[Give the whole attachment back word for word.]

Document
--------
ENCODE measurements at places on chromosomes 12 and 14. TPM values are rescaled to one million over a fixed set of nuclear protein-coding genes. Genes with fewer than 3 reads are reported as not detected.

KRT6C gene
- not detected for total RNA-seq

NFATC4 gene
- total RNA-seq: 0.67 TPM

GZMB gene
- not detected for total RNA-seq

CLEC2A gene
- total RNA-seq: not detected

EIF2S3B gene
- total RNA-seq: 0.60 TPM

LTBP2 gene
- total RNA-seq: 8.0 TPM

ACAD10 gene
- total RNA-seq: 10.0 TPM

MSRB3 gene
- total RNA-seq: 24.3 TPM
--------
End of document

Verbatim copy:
ENCODE measurements at places on chromosomes 12 and 14. TPM values are rescaled to one million over a fixed set of nuclear protein-coding genes. Genes with fewer than 3 reads are reported as not detected.

KRT6C gene
- not detected for total RNA-seq

NFATC4 gene
- total RNA-seq: 0.67 TPM

GZMB gene
- not detected for total RNA-seq

CLEC2A gene
- total RNA-seq: not detected

EIF2S3B gene
- total RNA-seq: 0.60 TPM

LTBP2 gene
- total RNA-seq: 8.0 TPM

ACAD10 gene
- total RNA-seq: 10.0 TPM

MSRB3 gene
- total RNA-seq: 24.3 TPM